The GLA is committed to reducing London's carbon dioxide emissions by 60% by 20251, but most climate scientists argue that even more rapid reductions will be needed if we are to avoid dangerous climate change2. A team of experts from the London School of Hygiene & Tropical Medicine (LSHTM) and the Transport Studies Unit (Oxford University Centre for the Environment) will today reveal that London is on course to reduce land transport emissions by only 10%-23%3,4.
They do, however, offer a radical vision which could achieve a 72% drop in emissions by 2030 - a figure that is 83% lower than the current UK average. The solution involves combining a car-free London with high levels of active transport (for example walking and cycling) and realistic but challenging energy-efficient improvements.
Their findings will be released today at a press event taking place at LSHTM to launch the Lancet Series on Energy and Health, which looks at access to electricity and energy poverty, transport, agriculture, nuclear and renewable power, and a range of other energy issues, and the effect each has on health. The Series calls for action to be taken at personal, national and global level to address these issues.
Land transport emissions in London have remained stable since 1990 and are now responsible for about 14% of total emissions. Although cycling is gaining popularity, with an 83% increase in the capital since 2000, more than seven out of ten (72%) car journeys in London cover a distance shorter than 8 kilometres.
There is evidence of substantial negative health effects from motorised transport in London5. Replacing car trips with active transport such as walking or cycling would lower emissions and offer greater health gains than other options. In 2003, only 32% of men and 26% of women in London achieved minimum activity recommendations5.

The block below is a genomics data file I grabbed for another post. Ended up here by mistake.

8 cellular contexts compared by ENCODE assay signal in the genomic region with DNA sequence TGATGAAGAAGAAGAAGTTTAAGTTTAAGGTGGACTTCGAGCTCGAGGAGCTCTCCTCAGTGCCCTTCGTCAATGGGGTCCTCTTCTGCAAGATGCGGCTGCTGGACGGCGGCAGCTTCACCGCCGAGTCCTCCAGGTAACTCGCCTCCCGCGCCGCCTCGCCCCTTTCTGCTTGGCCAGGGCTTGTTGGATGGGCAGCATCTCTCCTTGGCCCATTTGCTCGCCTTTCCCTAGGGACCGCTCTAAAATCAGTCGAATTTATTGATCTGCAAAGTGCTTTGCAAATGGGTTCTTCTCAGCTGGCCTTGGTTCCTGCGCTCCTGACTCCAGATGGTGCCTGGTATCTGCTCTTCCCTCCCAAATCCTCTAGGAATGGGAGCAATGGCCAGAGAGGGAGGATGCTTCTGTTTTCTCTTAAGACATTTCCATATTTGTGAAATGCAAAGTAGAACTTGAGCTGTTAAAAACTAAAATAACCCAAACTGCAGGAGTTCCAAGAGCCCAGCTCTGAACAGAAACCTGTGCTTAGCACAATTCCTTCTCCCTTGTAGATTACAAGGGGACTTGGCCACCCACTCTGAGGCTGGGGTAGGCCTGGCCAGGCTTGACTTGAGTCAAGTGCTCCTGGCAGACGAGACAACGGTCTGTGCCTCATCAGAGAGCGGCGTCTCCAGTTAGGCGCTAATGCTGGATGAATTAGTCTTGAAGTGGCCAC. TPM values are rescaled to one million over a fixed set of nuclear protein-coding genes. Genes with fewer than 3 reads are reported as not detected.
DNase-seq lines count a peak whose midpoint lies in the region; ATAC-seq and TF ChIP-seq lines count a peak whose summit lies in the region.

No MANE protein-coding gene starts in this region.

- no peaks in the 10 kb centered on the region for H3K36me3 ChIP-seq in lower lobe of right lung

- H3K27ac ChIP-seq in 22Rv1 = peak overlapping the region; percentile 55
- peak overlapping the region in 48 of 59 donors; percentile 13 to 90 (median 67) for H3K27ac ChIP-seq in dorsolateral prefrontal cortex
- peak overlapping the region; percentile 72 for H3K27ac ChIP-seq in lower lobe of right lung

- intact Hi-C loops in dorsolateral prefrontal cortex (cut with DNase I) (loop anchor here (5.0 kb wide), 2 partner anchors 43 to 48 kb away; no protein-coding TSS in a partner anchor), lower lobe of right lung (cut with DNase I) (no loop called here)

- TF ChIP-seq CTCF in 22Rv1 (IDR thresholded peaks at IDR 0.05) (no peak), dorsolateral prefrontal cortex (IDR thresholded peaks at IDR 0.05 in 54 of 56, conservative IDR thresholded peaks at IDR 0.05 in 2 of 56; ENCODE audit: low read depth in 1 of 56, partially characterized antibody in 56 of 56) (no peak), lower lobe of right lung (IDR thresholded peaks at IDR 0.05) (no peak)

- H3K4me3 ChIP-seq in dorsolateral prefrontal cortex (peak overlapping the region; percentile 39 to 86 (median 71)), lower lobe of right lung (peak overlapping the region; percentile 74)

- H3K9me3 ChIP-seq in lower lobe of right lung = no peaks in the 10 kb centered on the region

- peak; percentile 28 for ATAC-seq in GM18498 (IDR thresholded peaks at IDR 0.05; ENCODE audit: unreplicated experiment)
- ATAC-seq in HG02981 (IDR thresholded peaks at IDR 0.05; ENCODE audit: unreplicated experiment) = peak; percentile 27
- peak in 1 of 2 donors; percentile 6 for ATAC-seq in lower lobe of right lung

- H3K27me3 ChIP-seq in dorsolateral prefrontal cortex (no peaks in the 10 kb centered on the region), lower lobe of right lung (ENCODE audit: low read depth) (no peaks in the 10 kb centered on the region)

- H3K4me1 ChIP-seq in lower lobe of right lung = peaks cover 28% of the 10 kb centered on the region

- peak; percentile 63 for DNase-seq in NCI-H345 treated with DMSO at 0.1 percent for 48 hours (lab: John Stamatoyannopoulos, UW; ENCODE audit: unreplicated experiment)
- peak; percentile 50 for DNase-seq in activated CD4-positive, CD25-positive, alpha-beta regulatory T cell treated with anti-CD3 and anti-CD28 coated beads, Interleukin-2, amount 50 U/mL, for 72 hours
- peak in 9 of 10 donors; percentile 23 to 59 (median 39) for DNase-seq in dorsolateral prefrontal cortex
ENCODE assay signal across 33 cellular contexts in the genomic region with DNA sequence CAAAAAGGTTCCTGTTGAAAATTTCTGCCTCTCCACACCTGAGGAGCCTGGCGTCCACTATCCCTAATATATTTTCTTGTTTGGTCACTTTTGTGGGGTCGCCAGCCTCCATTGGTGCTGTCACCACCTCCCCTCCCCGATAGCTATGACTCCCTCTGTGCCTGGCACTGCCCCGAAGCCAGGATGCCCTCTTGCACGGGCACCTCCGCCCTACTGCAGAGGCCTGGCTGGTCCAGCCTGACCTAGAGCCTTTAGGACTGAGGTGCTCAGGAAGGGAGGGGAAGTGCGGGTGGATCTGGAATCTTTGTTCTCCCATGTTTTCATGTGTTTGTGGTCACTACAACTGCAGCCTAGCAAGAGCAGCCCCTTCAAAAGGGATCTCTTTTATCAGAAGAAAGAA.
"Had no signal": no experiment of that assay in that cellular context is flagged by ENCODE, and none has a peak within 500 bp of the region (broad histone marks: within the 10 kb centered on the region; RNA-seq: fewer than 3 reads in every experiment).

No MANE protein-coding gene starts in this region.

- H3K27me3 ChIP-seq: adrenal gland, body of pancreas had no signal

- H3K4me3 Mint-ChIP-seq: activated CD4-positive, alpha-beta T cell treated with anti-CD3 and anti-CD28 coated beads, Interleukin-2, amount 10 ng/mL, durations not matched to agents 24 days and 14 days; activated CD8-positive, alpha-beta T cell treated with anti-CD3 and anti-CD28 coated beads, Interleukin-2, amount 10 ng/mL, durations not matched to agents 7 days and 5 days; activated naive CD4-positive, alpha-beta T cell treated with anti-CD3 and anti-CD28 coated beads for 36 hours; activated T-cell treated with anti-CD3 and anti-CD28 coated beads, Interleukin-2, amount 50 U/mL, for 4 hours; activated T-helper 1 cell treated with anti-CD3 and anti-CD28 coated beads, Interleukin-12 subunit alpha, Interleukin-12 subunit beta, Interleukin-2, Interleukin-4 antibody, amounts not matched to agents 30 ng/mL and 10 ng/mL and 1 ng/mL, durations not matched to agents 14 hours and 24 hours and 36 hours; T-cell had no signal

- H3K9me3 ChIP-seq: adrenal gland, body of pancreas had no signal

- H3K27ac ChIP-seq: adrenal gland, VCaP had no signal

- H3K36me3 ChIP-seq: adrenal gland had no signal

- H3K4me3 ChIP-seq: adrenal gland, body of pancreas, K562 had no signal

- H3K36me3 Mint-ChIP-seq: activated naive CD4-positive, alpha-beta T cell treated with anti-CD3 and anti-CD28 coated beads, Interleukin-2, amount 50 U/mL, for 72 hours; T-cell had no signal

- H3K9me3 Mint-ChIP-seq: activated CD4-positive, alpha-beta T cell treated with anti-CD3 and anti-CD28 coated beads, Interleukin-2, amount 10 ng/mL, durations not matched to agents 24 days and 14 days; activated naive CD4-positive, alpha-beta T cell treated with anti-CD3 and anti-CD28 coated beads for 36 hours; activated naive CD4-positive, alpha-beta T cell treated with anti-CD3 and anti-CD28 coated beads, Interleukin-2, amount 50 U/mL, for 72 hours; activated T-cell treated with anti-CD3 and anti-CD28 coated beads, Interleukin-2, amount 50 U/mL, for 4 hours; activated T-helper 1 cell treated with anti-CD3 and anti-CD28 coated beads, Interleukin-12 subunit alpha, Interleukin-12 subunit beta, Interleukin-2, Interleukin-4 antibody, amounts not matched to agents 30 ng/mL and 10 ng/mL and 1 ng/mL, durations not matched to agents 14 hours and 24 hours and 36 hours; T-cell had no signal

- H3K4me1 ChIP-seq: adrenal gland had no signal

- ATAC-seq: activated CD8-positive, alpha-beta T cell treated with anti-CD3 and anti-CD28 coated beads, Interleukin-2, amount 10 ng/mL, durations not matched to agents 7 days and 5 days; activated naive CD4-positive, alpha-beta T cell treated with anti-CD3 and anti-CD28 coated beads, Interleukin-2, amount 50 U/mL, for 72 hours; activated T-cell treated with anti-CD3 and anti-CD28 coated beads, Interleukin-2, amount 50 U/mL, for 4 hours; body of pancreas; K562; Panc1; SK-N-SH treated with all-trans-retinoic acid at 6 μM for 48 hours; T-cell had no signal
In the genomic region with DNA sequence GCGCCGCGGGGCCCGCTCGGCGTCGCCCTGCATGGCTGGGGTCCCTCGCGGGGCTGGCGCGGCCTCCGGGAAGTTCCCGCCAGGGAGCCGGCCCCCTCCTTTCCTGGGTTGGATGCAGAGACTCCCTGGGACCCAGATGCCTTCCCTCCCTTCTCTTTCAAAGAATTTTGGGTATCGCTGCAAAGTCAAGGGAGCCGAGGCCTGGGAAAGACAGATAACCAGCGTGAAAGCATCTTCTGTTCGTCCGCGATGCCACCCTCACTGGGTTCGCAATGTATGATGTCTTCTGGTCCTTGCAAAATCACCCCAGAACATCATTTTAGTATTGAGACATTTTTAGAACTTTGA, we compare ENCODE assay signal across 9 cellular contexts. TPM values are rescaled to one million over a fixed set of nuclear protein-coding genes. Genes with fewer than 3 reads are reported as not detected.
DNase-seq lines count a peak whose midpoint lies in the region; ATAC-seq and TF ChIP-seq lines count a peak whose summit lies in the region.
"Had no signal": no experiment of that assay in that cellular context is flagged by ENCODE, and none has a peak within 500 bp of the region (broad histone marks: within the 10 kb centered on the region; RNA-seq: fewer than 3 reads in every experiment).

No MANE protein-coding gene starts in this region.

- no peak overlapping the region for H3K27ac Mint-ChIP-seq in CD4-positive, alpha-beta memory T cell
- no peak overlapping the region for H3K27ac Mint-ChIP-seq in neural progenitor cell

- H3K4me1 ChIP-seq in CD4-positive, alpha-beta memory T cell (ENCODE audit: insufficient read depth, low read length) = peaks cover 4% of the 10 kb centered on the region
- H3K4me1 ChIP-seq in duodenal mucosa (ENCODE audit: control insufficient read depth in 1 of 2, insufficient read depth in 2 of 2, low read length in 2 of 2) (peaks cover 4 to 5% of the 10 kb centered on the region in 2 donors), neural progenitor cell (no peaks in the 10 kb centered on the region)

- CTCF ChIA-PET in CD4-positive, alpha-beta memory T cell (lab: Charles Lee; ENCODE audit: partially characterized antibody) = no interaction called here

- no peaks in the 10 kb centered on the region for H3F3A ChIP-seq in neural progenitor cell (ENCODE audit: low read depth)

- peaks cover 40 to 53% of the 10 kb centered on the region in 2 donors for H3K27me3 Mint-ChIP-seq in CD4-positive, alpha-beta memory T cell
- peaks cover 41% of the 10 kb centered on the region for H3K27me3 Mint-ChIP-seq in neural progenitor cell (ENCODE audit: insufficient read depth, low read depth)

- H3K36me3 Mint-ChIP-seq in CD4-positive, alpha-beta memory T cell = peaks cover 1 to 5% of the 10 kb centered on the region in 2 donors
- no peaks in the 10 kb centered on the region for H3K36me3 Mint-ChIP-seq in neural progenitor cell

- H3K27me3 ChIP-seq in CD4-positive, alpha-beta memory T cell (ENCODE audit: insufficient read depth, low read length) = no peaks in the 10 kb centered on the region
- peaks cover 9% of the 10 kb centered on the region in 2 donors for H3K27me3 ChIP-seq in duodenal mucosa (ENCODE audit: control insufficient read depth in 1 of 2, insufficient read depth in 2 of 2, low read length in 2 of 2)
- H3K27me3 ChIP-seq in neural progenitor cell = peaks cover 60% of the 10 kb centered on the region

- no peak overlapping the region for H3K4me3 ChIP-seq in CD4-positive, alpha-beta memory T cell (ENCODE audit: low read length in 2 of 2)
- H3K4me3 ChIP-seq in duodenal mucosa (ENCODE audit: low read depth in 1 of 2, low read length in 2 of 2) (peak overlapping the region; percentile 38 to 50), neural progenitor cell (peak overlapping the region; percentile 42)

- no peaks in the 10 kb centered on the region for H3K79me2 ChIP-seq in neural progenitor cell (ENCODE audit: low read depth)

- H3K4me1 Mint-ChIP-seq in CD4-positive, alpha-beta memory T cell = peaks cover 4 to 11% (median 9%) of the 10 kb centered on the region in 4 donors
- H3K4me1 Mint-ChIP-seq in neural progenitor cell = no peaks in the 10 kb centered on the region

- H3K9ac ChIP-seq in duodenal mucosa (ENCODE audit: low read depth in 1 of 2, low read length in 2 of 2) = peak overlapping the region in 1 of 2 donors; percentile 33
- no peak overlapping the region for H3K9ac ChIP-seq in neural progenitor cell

Calculations show that a car-free inner London scenario equates to a 49% reduction in emissions7. Because most London car trips are within outer London, changes in inner London boroughs alone were not found to be sufficient to meet the GLA emissions target. The car-free inner and outer London model was found to bring about a 72% reduction in emissions, with active transport making up 53% of all trips. Given the lower starting point, this means 83% lower emissions than the UK average for 2000.
The authors highlight the many benefits, in terms of public health and safety, that the adoption of the car-free scenario would achieve. Not only would the former car users benefit in terms of improved health as a result of greater physical activity, but as active transport in the form of walking or cycling increased, more people would be willing and able to comfortably walk or cycle longer distances.
They also point to the strong link between pedestrian injury and deprivation, with rates in the most deprived London areas over twice those in the least deprived. In London, as in virtually all locations, walking is the main transport mode of the poor. With fewer cars, people would be exposed to less traffic danger. Although pedestrians and cyclists are exposed to greater risk than car drivers, previous studies have shown that as the number of pedestrians and cyclists increase, so the danger per km walked or cycled falls.
James Woodcock, who led a team of researchers at the London School of Hygiene & Tropical medicine, comments: 'Only the car-free greater London scenario is close to achieving the emission reductions required by 2030. Even then we need to reduce carbon fuel use on our public transport. Car-free streets could transform the quality of our urban environment, while improving health. Although London has made small improvements, achieving a car-free city would require a dramatic move in favour of walking and cycling'.
A separate paper uses London travel data to identify four archetypal car using groups in London: Claire, a 10 year old girl; Lucy, a 40 year old mother; Tom, a 50 year old man living and working in outer London; and Derek, a 78 year old man. It calculates the increases in physical activity and energy expenditure that would result if they transferred their car journeys to walking, cycling and public transport, with occasional trips by taxi.
By doing so, they would expend an average of 139,300 kJ of energy a year, equivalent to an average of 4.5 kg of fat. Lucy would reduce her risk of breast cancer by 25% and increase her life expectancy by between 1 and 2 years, while Tom would enjoy a 20-40% reduction in the risk of premature mortality and around a 30% reduction in risk of type 2 diabetes.